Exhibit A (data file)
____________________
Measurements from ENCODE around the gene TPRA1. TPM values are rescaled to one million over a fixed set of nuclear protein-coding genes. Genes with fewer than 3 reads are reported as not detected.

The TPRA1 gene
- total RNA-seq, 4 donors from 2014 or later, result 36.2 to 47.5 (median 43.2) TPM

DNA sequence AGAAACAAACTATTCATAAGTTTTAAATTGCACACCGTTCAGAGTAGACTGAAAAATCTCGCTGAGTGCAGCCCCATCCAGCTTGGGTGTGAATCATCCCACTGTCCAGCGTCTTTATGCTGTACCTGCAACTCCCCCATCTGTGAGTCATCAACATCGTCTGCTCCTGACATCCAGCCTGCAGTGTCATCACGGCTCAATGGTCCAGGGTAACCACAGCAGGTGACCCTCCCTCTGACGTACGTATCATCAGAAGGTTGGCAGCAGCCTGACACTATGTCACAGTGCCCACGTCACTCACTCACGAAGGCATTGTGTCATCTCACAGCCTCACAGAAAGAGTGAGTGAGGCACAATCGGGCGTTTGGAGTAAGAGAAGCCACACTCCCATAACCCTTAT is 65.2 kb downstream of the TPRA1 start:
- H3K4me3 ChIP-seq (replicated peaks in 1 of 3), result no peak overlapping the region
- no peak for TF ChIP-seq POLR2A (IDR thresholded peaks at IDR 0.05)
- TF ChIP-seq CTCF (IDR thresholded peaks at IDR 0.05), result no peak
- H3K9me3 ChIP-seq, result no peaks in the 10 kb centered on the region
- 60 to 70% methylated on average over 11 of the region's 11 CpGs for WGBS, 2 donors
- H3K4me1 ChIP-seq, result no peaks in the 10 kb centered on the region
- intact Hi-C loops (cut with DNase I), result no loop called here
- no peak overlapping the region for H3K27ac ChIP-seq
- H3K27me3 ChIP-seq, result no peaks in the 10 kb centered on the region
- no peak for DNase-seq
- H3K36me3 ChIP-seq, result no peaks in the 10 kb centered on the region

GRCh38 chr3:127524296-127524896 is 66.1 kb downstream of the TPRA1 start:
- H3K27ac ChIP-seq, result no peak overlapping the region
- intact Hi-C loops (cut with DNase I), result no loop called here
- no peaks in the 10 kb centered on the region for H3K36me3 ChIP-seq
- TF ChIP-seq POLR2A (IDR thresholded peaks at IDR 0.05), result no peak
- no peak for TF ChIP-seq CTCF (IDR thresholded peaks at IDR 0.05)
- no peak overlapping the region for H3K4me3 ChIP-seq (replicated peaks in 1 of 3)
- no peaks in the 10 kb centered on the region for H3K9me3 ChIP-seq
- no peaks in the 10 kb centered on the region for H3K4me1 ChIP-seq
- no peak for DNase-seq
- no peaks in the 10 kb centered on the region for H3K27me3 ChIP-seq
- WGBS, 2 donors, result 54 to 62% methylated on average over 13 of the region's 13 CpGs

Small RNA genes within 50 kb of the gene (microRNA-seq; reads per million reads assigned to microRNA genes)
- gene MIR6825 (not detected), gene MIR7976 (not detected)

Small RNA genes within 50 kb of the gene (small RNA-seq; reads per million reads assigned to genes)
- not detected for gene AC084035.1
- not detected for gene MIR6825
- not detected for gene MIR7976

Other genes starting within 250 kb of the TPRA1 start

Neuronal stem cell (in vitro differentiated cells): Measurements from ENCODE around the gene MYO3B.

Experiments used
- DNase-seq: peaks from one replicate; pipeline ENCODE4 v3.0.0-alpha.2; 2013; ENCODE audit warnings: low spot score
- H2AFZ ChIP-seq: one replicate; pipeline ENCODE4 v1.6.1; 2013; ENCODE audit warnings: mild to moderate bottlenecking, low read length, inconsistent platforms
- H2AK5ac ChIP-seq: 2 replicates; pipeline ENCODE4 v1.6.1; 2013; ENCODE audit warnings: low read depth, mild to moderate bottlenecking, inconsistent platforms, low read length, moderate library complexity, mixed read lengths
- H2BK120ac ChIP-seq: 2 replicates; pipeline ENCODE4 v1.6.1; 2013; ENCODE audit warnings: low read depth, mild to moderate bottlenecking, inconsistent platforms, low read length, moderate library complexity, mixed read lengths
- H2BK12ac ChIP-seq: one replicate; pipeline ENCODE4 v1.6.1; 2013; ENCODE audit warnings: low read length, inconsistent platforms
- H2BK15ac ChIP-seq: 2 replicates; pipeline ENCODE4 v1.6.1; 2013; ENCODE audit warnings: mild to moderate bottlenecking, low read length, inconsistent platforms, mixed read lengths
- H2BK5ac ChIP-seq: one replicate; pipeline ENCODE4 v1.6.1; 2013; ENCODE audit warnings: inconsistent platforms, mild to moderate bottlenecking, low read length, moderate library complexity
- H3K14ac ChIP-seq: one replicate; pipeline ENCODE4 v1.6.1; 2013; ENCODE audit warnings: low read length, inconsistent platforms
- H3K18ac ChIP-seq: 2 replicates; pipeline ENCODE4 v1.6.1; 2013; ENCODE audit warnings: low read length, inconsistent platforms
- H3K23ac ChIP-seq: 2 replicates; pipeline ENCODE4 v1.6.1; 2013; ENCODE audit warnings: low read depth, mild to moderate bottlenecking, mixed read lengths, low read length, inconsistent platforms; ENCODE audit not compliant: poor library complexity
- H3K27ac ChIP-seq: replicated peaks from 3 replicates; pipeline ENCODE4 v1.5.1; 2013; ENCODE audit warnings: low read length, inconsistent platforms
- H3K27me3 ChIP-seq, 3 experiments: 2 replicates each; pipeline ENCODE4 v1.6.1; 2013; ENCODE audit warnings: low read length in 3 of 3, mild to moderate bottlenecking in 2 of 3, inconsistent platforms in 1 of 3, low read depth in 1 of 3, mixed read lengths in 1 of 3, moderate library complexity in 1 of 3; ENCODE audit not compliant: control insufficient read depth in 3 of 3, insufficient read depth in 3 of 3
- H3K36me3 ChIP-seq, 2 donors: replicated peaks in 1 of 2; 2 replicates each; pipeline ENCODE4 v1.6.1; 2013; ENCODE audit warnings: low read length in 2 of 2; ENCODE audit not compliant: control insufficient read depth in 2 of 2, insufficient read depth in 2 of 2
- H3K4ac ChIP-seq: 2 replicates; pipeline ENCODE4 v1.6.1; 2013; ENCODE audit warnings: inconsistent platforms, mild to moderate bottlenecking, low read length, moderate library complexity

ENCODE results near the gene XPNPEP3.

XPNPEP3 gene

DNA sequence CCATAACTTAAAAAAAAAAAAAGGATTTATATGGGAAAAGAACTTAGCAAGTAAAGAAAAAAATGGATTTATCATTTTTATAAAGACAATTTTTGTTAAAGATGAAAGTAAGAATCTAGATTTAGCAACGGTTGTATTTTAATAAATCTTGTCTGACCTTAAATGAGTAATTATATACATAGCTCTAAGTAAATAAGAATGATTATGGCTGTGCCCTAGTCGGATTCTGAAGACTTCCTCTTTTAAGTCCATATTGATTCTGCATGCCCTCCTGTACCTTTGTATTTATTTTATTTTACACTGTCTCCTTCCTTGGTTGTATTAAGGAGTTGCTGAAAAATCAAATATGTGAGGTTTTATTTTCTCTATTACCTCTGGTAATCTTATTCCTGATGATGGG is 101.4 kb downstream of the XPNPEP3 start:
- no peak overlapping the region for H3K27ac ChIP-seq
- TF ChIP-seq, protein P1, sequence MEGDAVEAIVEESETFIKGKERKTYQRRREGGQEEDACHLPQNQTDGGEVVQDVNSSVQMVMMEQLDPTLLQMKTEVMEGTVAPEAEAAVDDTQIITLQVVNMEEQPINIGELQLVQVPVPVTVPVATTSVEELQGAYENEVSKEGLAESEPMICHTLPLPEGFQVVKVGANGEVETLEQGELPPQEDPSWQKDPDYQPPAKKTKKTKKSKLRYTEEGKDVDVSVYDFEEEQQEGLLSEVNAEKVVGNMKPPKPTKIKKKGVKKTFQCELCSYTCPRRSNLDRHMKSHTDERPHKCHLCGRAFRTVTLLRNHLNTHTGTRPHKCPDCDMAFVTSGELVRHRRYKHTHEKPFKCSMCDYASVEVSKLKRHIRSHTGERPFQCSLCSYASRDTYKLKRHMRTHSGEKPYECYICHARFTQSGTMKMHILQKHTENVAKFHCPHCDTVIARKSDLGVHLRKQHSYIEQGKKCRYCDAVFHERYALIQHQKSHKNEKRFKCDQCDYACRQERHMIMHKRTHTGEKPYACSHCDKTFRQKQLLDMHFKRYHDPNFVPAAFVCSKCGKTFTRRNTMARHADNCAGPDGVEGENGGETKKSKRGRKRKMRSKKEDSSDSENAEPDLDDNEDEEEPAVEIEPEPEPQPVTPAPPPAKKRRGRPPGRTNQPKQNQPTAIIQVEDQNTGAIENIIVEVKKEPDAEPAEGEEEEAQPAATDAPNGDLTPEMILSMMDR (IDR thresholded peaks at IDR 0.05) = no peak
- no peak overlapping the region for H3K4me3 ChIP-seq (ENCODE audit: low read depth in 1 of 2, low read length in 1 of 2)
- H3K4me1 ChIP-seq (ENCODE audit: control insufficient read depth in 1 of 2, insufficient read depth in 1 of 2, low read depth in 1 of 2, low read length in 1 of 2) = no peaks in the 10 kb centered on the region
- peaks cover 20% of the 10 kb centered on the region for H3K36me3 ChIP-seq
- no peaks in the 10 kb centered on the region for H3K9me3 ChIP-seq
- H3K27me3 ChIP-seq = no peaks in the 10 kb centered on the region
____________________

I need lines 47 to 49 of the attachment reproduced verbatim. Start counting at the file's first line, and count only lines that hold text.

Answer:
- H3K27ac ChIP-seq: replicated peaks from 3 replicates; pipeline ENCODE4 v1.5.1; 2013; ENCODE audit warnings: low read length, inconsistent platforms
- H3K27me3 ChIP-seq, 3 experiments: 2 replicates each; pipeline ENCODE4 v1.6.1; 2013; ENCODE audit warnings: low read length in 3 of 3, mild to moderate bottlenecking in 2 of 3, inconsistent platforms in 1 of 3, low read depth in 1 of 3, mixed read lengths in 1 of 3, moderate library complexity in 1 of 3; ENCODE audit not compliant: control insufficient read depth in 3 of 3, insufficient read depth in 3 of 3
- H3K36me3 ChIP-seq, 2 donors: replicated peaks in 1 of 2; 2 replicates each; pipeline ENCODE4 v1.6.1; 2013; ENCODE audit warnings: low read length in 2 of 2; ENCODE audit not compliant: control insufficient read depth in 2 of 2, insufficient read depth in 2 of 2